You can download Java Runtime Environment (JRE) here. The latest version, as of this writing, is Version 8 Update 151. While the more robust and developer-focused Java Software Development Kit (JDK) can be downloaded from the JRE [Oracle’s website. The current version, as of this writing, is Java SE 9.0.4. In terms of file archivers, 7-zip is recommended, and you can download it here.

Another useful program to have installed is JRAR_Runner, which you can download from here. This program can be used to simplify .jar associations as the application locates your Java installation and directs the Jar files to work within the Java Runtime framework. It may offer similar features to JarFix.

Unzip and Locate Your .jar File

Use one of the above archivers to open a .jar file you downloaded off the Web or from another server that is housed within a ZIP file. This unzips it into an archiver that you can see and select the Jar file within. If the zip file isn’t associated with any file archiver you have installed (or when installing them you didn’t specify to have any associations), you can right-click the zip file and click on ”Open With….” Then, select Winrar, 7zip or other zip file archiving software you have installed.

You will recognize a JAR file and its association with Java because it will have the Java coffee cup emblem on it when you hover your mouse over it. When you see the file sitting in the folder where you saved it or that it unzipped into, you may not be able to click on it right away. It may not even show the .jar extension, so we will need to make this visible first.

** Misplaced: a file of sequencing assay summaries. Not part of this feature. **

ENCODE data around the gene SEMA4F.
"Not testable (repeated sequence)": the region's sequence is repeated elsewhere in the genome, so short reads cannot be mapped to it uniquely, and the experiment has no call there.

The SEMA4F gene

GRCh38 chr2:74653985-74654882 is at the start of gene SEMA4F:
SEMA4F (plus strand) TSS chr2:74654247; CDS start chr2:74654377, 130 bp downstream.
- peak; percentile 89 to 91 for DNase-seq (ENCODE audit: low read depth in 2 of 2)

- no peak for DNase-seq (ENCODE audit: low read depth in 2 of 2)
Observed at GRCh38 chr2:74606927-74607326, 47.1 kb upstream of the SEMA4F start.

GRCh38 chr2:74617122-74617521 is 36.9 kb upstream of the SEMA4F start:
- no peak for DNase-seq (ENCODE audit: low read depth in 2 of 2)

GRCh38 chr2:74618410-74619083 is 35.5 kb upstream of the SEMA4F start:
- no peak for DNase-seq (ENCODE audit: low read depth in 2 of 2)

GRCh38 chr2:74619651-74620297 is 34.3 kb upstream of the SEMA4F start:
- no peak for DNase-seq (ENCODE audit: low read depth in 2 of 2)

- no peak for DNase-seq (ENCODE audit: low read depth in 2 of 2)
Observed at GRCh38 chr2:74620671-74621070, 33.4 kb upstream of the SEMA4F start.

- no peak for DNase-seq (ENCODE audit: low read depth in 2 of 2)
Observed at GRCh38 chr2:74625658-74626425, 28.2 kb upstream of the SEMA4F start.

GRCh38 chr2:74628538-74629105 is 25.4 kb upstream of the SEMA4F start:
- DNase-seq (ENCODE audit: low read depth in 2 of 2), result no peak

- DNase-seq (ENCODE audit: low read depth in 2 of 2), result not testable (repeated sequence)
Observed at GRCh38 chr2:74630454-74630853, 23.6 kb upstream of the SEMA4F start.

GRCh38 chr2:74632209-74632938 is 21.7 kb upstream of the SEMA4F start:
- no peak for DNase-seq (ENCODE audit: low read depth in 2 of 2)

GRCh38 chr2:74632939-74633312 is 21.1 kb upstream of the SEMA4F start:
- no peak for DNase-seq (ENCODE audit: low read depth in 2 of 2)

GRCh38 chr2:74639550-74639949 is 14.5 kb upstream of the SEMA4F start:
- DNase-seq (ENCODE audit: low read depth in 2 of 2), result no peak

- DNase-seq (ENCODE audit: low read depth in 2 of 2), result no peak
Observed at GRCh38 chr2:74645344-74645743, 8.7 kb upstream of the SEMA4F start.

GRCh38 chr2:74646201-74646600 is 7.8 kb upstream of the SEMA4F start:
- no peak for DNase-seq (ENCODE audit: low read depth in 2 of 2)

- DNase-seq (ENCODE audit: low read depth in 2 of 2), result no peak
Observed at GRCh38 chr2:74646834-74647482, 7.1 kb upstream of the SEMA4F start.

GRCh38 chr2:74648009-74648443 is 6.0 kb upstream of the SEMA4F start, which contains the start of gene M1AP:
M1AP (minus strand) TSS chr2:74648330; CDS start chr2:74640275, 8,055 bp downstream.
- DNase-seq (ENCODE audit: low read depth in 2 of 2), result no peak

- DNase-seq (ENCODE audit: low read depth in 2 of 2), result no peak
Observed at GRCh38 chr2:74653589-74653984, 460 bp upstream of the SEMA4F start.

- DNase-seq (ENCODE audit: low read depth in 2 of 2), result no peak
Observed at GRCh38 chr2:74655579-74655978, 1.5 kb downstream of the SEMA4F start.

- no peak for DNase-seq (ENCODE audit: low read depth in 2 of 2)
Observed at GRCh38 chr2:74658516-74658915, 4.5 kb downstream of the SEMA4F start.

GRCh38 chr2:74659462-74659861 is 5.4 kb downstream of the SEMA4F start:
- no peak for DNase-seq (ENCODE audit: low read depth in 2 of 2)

Check to See if the File Is Executable or Has an Extension Showing

First of all, take a look at the file, which should have the Java icon on it with the coffee cup. Also, take note whether it has the .jar extension showing or just the file name. If it does, you may be able to click on it and run it – or, if there is a .bat file next to it, you may run it through that file. If you cannot run it and do not see the .jar extension, do not panic.

In order to add a .jar association, and be able to execute the file, you will need to unhide the hide extension setting. In order to do this, you will have to go to View and then Options. A drop-down menu will appear with a couple of different things to select. Click on the first option that says, ”change folder and search options.”

A new window will appear with folder options as its title. Click on the View tab on the side of the General tab that you have currently opened. You will see many different settings, some marked and some not, in a typical Windows-like environment. Scroll all the way down until you see ”Hide extensions for known file types.” Uncheck it and then click apply on the lower-right section of the window. Then click Ok. This will finally allow you to see that the file you had was a .jar file. Beforehand, the file may not have shown an extension of any kind. It will also allow you to see the .txt for the text documents you may have used for editing Java software.